The new R500 is not just a car - it's a sensory overload, writes Adam Towler
The Caterham R500: a Molotov cocktail on wheels, diminutive, outrageously loud, obscenely quick… We all have our treasured R500 references, whether we’ve felt the force ourselves or know it from devouring ecstatic prose and provocative images of a Seven teetering on the edge of lunacy.
Actually, it’s a great deal more complicated than that. Caterham has put the already anorexic Superlight on an even more self-loathing diet, paring back an additional 9kg over the R400. Note the use of carbon-fibre for the wings and thinner aluminium for the bonnet, along with other detail tweaks such as aluminium rear light clusters.
Adjustable Bilstein dampers are fitted as standard, with a track-biased Eibach set-up available as an option. In fact, you’ll be tempted to spend quite a bit on options for this car because they include a launch control system and a sequential six-speed gearbox for £2950. Let’s face it: who wouldn’t be tempted by that?
Driving around and mining the mid-range power, yes, this car feels seriously quick. And thanks to the very loud exhaust fitted to this example, it sounds very quick in a wonderfully guttural, typically four-cylinder manner. But when the right moment arrives and the revs climb beyond 5500rpm, a whole new world opens up before you.
How to describe this sensation? Well, in this new world there is nothing but the road and you. Scenery – in fact, anything that exists beyond the kerb – is void, blurred through speed and the way time compresses right down so that only the vital functions associated with driving and surviving remain. There is no time to look at the scenery.
When the R500 is in ‘the zone’ – yes, a cheesy expression but one that sums up the situation – it is utterly insane. It can do 0-60mph in 2.9sec and I’m not surprised. As you accelerate through this ‘zone’, things happen so quickly, especially on a public road with the close proximity of road furniture and scenery, that it becomes hard actually to see anything.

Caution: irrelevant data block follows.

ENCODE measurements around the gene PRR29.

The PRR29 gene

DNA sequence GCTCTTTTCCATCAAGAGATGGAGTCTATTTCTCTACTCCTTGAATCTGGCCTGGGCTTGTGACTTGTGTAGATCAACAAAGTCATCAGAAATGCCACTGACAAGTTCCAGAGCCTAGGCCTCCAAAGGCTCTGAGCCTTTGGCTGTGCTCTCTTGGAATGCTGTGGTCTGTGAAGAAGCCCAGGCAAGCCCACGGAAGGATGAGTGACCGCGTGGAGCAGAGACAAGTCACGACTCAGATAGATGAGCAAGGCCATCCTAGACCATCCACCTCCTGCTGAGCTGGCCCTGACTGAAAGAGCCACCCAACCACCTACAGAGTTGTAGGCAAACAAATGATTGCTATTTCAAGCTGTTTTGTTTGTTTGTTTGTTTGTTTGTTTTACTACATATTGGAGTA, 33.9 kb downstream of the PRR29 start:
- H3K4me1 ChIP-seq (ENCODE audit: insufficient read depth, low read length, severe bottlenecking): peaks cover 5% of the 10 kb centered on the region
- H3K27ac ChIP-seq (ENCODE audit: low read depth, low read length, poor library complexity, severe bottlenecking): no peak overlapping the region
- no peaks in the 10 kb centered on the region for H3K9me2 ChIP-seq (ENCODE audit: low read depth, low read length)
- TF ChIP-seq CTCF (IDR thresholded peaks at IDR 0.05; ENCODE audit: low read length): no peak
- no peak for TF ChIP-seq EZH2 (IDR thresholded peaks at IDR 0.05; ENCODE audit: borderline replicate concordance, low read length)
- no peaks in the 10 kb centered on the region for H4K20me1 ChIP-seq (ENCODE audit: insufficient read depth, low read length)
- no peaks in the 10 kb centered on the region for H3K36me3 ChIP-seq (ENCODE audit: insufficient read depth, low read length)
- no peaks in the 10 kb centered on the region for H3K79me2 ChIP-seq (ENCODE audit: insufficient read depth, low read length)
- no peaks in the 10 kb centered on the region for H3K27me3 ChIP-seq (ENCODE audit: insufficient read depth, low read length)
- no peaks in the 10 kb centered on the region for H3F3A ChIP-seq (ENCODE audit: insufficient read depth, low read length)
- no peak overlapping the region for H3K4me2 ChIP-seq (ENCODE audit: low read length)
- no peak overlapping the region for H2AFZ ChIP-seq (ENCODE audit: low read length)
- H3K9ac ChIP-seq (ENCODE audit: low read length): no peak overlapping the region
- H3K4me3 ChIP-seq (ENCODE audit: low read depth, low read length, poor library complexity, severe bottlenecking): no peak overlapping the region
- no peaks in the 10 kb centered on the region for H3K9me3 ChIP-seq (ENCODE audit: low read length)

The sequential ’box is fantastic. Yes, it’s pricey – and fearfully noisy all of the time, although I’ve always found that there’s something exciting about the whine of straight-cut gears – but you get used to its banging and clonking around town. In normal driving it’s recommended to use the clutch all the time but, as mentioned, you can forget it when you’re changing up in a hurry.
It is easy and understandable to be overwhelmed by the R500’s pace, but the chassis is nicely sorted, too. It has great Caterham qualities in the steering and chassis balance, and although it will spin the rears easily – it must be crazy on a wet road – it’s not snappy or too uncompromising in character. Presumably, as with the driveability of the engine, Caterham has worked hard to get the right balance between thrills and fear.
Days later I find myself mourning the lack of an R500, wishing it was tucked up at home ready for a drive with no destination or particular purpose. It’s just that kind of car. It may well cost more than most of us can logically justify on such a vehicle, and it doesn’t offer twice the thrills of a good Roadsport (which is half the price), but if you can afford it the R500 is an essential experience.
Engine: Ford Duratec i4, 2.0-litre, 263bhp, 177lb ft
Transmission: 6-speed manual / 6-speed sequential optional
Performance: 0-60mph 2.9sec / 150mph
Weight: 506kg (516kg with seqential ’box)
Size: 2225mm w/b, 3100mm length, 1575mm width, 800mm height